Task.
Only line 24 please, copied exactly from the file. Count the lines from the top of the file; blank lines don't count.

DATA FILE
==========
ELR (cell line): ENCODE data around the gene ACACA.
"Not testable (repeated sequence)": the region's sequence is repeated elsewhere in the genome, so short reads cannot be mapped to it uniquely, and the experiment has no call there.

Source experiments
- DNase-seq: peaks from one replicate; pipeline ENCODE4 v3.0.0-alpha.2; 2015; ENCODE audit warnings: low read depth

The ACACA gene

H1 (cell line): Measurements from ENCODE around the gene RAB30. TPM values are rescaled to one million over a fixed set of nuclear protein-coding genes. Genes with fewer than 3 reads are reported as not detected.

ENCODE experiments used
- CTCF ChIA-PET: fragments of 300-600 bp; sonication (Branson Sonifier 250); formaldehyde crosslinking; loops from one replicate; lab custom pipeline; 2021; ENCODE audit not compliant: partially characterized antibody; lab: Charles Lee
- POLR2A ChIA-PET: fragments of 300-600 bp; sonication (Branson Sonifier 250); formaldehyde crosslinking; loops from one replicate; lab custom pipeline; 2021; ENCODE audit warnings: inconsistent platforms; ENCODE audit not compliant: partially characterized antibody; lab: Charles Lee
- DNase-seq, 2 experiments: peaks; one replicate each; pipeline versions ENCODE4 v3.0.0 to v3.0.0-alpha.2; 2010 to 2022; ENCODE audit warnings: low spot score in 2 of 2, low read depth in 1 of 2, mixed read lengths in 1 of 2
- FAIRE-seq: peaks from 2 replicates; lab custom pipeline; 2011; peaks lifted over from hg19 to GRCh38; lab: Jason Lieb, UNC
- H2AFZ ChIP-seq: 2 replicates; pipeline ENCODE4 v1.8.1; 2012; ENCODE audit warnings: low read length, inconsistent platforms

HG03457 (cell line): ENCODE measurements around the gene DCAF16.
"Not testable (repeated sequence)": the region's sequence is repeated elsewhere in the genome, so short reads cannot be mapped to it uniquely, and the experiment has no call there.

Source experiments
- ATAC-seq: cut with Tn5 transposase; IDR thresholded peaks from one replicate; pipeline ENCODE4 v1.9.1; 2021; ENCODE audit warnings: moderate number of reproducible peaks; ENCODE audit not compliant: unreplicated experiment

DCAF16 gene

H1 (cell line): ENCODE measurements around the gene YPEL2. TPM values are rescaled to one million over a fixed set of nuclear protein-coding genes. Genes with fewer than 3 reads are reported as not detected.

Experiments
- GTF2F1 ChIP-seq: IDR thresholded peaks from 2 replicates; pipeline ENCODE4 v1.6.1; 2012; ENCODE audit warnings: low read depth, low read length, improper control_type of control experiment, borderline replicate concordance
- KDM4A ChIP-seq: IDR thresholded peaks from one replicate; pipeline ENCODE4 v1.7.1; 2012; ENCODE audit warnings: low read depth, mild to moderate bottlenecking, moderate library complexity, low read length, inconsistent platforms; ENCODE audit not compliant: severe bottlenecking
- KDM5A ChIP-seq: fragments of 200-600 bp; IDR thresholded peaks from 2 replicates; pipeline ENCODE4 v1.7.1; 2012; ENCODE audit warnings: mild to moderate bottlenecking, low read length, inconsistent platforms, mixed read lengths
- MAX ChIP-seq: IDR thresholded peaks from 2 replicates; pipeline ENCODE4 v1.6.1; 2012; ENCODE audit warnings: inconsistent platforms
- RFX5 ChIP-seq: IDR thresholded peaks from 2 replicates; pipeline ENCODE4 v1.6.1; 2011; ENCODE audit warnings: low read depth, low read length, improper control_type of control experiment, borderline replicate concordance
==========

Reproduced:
- RFX5 ChIP-seq: IDR thresholded peaks from 2 replicates; pipeline ENCODE4 v1.6.1; 2011; ENCODE audit warnings: low read depth, low read length, improper control_type of control experiment, borderline replicate concordance